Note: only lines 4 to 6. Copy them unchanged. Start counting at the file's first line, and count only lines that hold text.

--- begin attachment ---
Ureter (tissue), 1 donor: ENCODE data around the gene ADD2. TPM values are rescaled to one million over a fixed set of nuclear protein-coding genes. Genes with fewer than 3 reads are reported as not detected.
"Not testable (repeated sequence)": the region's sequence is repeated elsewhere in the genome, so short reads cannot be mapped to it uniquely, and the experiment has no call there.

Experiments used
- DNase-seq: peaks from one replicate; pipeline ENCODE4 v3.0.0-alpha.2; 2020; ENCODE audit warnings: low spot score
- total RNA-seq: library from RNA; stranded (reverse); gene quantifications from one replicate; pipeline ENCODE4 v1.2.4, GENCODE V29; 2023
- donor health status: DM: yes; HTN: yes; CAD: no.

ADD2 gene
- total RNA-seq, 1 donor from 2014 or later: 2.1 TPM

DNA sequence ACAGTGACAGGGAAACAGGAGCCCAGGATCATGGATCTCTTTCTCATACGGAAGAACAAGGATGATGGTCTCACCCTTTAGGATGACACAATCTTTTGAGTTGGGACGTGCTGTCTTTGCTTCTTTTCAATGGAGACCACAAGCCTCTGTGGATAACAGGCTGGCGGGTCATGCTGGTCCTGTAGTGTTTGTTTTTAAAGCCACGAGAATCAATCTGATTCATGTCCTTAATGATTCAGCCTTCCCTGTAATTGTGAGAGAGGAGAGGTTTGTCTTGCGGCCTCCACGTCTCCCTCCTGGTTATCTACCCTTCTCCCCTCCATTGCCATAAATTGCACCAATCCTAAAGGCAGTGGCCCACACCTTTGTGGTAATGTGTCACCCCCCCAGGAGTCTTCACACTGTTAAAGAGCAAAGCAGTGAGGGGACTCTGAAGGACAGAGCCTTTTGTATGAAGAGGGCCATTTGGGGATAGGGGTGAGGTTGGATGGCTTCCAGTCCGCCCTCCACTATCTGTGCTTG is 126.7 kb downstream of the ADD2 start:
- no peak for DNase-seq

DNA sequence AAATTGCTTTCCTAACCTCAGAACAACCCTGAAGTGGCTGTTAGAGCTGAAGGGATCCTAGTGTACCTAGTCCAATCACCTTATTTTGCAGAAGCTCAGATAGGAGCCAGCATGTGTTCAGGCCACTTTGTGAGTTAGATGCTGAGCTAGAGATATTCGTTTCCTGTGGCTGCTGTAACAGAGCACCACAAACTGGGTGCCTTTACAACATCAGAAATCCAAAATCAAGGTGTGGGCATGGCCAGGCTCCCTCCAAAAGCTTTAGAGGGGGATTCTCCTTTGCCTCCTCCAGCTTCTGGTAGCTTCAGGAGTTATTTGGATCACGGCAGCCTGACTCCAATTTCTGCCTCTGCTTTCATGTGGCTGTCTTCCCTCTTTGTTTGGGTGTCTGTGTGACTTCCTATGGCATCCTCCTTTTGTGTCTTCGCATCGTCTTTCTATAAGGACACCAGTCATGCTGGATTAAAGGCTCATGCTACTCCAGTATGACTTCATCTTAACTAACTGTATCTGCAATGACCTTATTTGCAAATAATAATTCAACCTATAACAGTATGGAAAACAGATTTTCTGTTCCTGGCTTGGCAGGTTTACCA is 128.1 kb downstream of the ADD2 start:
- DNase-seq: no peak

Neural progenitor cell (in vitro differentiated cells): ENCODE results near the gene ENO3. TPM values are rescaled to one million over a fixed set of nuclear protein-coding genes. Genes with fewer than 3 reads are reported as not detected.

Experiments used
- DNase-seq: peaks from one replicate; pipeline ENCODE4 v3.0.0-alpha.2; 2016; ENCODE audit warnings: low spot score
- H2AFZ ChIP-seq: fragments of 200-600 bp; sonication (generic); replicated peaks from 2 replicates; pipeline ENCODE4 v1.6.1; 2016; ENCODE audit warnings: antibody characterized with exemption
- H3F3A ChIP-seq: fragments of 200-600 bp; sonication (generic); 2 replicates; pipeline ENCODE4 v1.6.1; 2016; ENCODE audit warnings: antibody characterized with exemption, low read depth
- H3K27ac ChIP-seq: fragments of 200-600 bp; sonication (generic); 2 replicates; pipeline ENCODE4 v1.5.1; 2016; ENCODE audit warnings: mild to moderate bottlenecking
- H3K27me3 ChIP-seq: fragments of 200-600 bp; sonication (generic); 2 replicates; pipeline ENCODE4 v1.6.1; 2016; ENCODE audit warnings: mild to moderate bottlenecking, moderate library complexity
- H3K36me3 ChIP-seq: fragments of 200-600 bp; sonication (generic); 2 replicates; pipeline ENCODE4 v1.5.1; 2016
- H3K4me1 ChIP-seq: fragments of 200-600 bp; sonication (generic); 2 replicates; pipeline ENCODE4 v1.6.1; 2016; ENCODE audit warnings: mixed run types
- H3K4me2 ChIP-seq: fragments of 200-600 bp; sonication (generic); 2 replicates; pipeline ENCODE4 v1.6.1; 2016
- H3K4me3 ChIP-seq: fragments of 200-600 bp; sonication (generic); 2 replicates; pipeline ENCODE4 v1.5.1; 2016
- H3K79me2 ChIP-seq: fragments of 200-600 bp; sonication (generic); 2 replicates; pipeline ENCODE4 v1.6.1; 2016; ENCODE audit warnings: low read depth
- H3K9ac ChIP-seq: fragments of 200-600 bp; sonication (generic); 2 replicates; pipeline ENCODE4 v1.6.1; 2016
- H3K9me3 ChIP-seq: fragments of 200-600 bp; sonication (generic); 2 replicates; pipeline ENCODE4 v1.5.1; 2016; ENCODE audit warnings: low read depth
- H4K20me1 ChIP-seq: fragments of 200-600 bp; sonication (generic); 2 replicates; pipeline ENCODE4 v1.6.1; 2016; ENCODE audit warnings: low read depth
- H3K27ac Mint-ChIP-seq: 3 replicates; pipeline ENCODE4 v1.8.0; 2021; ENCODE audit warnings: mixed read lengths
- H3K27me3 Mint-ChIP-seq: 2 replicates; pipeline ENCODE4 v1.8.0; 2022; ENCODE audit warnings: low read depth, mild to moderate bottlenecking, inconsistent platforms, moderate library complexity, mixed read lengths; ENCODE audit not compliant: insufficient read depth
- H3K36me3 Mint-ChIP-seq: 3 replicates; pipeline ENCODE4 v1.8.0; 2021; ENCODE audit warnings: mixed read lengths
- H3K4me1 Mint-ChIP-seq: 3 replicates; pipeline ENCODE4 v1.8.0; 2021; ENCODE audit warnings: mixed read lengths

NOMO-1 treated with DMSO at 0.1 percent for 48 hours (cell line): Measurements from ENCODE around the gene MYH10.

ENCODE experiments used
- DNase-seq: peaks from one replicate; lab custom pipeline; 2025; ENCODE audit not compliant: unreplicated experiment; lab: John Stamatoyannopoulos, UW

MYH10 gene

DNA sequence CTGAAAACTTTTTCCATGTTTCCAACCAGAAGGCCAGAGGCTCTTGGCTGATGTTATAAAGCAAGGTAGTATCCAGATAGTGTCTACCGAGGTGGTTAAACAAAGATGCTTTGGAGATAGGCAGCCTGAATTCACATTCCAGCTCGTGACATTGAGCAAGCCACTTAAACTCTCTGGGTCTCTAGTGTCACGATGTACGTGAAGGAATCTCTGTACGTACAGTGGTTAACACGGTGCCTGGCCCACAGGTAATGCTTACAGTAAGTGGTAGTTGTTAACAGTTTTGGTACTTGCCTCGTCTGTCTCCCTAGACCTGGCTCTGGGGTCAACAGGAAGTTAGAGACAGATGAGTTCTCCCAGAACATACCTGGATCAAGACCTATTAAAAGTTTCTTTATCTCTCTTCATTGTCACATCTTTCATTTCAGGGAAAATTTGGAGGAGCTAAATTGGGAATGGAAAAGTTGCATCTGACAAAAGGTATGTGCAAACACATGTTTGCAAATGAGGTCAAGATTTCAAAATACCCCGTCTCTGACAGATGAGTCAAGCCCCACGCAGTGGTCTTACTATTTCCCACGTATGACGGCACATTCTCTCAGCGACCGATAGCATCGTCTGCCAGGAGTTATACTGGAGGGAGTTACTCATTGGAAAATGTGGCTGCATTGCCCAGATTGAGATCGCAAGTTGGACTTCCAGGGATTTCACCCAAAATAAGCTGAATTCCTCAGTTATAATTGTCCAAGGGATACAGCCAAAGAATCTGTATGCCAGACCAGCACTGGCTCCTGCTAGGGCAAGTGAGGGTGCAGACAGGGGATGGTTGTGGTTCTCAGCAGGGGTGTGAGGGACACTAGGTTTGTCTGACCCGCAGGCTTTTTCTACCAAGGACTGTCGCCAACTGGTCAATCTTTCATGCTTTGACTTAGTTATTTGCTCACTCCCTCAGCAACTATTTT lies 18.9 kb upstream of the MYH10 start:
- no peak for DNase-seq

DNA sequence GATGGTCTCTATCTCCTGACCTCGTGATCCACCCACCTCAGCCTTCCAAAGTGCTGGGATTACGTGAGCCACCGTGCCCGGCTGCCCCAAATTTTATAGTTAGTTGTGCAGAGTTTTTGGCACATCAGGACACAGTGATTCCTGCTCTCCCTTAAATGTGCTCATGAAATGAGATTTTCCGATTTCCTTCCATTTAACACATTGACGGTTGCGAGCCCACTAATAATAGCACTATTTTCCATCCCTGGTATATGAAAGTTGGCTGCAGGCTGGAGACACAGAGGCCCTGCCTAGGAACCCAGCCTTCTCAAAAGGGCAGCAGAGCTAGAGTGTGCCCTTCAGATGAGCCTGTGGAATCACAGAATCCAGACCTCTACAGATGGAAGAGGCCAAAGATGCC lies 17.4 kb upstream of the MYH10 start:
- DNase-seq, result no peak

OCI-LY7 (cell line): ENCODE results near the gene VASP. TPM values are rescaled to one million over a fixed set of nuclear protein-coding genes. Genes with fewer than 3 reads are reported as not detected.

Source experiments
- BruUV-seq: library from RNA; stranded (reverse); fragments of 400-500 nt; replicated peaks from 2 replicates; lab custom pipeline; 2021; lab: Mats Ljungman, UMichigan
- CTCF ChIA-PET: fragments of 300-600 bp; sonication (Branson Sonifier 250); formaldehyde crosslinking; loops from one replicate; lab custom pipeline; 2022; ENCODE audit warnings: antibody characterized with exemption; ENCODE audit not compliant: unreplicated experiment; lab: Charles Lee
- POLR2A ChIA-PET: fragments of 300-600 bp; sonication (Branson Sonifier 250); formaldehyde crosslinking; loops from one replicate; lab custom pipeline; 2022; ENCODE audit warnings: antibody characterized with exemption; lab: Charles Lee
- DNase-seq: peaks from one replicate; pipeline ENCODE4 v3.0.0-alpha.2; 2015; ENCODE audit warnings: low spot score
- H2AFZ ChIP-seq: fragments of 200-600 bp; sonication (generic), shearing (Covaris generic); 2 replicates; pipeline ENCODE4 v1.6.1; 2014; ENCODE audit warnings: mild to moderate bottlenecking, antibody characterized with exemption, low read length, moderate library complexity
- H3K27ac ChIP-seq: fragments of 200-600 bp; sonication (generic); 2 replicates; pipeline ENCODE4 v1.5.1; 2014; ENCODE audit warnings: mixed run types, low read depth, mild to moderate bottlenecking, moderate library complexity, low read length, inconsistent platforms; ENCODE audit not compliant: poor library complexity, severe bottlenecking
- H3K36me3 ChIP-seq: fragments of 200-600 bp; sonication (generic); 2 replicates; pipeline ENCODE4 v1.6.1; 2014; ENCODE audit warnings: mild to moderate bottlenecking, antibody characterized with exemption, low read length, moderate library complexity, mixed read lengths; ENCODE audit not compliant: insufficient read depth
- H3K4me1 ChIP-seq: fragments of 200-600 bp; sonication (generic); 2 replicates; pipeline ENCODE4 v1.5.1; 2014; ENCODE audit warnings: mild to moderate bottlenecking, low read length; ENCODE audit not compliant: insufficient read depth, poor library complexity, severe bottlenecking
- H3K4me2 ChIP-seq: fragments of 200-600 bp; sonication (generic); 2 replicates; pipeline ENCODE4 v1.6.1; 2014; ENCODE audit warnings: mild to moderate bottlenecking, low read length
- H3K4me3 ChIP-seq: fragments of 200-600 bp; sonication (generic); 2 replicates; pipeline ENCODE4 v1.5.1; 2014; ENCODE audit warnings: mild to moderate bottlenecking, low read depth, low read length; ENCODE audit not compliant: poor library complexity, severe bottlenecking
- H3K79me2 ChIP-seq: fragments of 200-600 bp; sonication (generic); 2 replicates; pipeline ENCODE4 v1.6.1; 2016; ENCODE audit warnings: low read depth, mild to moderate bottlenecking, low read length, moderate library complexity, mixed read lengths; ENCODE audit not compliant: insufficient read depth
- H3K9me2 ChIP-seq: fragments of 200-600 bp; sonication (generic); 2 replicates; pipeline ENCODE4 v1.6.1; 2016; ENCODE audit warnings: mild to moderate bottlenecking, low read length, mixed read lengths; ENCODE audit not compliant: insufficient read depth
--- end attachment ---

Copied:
- DNase-seq: peaks from one replicate; pipeline ENCODE4 v3.0.0-alpha.2; 2020; ENCODE audit warnings: low spot score
- total RNA-seq: library from RNA; stranded (reverse); gene quantifications from one replicate; pipeline ENCODE4 v1.2.4, GENCODE V29; 2023
- donor health status: DM: yes; HTN: yes; CAD: no.